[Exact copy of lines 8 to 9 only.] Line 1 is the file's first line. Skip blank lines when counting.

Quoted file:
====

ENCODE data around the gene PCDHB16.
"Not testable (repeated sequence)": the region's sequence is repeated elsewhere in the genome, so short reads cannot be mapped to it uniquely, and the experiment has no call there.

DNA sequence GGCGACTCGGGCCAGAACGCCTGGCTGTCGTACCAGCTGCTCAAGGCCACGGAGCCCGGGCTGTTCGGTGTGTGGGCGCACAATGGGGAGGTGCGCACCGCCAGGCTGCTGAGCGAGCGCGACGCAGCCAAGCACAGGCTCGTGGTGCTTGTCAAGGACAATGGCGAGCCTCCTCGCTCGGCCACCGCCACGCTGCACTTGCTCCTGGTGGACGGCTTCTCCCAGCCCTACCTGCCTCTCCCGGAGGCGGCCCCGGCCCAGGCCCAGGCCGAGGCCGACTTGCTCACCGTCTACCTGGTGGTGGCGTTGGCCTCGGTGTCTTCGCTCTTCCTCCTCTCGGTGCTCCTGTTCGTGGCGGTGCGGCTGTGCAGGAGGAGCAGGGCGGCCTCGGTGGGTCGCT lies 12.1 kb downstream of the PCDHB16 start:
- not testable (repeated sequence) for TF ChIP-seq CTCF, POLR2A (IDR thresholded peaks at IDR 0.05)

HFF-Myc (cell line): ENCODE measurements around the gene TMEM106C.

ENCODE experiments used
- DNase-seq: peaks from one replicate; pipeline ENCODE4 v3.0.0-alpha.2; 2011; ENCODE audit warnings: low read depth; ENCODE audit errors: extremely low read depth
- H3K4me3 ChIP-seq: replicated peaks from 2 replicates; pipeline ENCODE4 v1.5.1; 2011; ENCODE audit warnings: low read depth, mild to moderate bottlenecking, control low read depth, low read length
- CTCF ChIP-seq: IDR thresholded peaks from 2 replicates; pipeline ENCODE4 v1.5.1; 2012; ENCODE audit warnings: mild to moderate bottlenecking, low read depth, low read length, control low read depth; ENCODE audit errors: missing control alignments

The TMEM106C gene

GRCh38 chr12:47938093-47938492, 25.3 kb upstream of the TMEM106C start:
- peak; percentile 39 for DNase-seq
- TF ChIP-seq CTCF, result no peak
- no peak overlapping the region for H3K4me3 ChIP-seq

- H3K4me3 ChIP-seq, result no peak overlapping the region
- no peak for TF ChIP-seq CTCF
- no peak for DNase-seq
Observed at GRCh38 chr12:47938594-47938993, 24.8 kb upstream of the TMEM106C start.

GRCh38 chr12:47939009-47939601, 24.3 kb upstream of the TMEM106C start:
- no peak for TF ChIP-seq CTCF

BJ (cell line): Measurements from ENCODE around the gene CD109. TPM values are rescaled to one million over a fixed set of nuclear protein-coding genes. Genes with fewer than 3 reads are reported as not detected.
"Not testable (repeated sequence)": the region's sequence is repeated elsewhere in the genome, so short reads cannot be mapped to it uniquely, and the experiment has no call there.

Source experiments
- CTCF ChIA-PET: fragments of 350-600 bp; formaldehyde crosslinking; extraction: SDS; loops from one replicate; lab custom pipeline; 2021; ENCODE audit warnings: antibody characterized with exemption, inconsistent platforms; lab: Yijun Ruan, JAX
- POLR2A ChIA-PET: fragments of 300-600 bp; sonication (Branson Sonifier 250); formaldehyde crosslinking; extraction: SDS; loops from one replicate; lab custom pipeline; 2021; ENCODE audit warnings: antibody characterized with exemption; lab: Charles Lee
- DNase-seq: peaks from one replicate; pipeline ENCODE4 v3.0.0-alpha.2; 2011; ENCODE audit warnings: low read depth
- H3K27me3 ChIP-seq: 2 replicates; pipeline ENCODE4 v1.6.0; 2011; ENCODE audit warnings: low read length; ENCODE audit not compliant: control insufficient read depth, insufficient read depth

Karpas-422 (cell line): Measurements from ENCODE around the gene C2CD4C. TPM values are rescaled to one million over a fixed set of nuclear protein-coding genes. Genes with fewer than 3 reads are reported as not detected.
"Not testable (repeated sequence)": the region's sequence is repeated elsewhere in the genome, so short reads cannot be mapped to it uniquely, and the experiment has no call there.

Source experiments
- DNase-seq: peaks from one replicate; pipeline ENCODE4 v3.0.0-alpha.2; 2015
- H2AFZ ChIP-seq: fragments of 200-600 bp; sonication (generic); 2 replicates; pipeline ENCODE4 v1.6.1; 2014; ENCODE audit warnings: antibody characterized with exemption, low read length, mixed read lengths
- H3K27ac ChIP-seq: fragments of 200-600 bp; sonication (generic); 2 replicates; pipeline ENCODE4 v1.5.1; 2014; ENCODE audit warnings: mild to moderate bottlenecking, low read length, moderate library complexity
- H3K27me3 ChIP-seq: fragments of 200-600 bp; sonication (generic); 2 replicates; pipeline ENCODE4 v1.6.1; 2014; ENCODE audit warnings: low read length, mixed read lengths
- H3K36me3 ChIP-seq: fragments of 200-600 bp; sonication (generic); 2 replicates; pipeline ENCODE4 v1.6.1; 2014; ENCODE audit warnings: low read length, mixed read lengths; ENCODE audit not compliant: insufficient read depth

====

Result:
- H3K4me3 ChIP-seq: replicated peaks from 2 replicates; pipeline ENCODE4 v1.5.1; 2011; ENCODE audit warnings: low read depth, mild to moderate bottlenecking, control low read depth, low read length
- CTCF ChIP-seq: IDR thresholded peaks from 2 replicates; pipeline ENCODE4 v1.5.1; 2012; ENCODE audit warnings: mild to moderate bottlenecking, low read depth, low read length, control low read depth; ENCODE audit errors: missing control alignments